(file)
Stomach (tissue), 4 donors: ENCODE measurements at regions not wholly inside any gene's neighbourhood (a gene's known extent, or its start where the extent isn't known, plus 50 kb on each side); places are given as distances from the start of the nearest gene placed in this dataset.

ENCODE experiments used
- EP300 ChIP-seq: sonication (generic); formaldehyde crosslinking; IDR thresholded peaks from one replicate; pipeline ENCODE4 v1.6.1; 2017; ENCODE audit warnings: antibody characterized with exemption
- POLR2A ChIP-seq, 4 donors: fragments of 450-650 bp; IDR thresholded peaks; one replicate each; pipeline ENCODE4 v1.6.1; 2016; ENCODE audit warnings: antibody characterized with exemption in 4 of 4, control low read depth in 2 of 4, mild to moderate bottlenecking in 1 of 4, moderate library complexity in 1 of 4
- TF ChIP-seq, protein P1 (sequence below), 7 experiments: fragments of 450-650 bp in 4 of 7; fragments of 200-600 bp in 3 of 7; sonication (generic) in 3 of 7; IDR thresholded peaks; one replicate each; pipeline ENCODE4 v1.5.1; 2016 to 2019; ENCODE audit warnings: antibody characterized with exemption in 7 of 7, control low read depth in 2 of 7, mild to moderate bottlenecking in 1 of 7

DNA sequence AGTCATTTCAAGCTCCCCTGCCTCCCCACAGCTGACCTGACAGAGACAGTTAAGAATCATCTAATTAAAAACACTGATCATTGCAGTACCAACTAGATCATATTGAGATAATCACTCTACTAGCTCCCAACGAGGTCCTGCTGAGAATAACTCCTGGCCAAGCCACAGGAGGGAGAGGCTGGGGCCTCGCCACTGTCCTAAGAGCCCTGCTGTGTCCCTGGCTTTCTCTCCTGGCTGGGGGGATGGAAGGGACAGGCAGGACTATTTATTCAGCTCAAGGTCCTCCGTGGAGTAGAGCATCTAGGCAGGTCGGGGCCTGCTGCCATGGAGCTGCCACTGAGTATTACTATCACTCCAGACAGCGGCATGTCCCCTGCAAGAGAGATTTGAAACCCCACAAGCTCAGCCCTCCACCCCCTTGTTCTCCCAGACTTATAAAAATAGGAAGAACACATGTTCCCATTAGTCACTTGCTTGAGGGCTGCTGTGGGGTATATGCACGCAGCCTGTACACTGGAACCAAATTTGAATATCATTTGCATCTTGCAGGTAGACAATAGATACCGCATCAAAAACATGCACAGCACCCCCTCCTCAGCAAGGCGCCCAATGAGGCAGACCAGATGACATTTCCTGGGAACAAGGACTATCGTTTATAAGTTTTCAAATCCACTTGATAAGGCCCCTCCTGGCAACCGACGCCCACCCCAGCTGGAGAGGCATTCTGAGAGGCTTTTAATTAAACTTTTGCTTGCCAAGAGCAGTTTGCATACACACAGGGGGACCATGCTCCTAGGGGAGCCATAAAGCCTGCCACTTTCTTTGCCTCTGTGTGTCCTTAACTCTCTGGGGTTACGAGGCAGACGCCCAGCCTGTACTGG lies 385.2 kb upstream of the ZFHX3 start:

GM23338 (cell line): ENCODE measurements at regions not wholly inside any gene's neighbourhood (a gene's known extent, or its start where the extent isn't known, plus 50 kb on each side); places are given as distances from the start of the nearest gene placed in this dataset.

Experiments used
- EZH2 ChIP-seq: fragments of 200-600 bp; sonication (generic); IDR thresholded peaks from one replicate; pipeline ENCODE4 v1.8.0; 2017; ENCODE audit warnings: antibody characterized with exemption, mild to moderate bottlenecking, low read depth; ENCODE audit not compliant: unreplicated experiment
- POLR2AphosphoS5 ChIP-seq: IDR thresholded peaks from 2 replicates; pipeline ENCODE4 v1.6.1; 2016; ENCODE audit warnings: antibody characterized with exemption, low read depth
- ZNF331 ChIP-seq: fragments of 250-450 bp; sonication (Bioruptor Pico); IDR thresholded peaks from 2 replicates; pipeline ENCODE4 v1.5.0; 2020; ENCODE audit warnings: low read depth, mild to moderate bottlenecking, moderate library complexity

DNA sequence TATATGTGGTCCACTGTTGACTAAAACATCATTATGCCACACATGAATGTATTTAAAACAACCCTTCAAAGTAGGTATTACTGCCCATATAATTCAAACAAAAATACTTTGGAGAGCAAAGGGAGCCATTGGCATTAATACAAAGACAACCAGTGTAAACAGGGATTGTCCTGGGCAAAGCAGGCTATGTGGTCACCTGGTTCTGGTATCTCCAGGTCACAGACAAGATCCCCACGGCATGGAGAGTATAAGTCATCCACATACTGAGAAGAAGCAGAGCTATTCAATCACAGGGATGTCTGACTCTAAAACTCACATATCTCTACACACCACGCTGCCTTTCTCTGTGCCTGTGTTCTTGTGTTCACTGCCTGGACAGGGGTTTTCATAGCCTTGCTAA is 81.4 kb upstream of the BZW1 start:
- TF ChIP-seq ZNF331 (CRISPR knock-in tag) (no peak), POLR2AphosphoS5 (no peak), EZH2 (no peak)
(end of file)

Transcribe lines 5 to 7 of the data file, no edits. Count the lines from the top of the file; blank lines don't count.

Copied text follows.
- TF ChIP-seq, protein P1 (sequence below), 7 experiments: fragments of 450-650 bp in 4 of 7; fragments of 200-600 bp in 3 of 7; sonication (generic) in 3 of 7; IDR thresholded peaks; one replicate each; pipeline ENCODE4 v1.5.1; 2016 to 2019; ENCODE audit warnings: antibody characterized with exemption in 7 of 7, control low read depth in 2 of 7, mild to moderate bottlenecking in 1 of 7

DNA sequence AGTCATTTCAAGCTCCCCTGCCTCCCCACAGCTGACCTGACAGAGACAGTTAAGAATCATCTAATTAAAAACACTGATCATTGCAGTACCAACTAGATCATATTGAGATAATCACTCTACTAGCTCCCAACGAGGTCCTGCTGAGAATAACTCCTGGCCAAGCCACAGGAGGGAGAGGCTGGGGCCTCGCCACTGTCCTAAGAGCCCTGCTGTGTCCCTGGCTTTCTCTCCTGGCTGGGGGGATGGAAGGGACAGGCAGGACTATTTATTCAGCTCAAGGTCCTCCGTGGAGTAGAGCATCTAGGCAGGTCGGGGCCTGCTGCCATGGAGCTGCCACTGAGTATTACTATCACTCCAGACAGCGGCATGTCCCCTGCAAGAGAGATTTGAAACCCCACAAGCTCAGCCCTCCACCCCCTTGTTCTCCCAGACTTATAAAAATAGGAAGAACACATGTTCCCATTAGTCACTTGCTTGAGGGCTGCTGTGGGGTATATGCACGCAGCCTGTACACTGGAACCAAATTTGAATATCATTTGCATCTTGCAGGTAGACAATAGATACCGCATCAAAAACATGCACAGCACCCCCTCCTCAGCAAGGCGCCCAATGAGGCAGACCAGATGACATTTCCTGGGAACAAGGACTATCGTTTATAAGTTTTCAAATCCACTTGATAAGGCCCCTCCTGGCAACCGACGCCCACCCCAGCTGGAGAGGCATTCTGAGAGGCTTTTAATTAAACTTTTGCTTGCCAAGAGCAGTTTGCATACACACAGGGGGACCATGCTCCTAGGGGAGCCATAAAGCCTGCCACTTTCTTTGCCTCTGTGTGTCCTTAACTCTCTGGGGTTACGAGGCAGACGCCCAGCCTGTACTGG lies 385.2 kb upstream of the ZFHX3 start:

GM23338 (cell line): ENCODE measurements at regions not wholly inside any gene's neighbourhood (a gene's known extent, or its start where the extent isn't known, plus 50 kb on each side); places are given as distances from the start of the nearest gene placed in this dataset.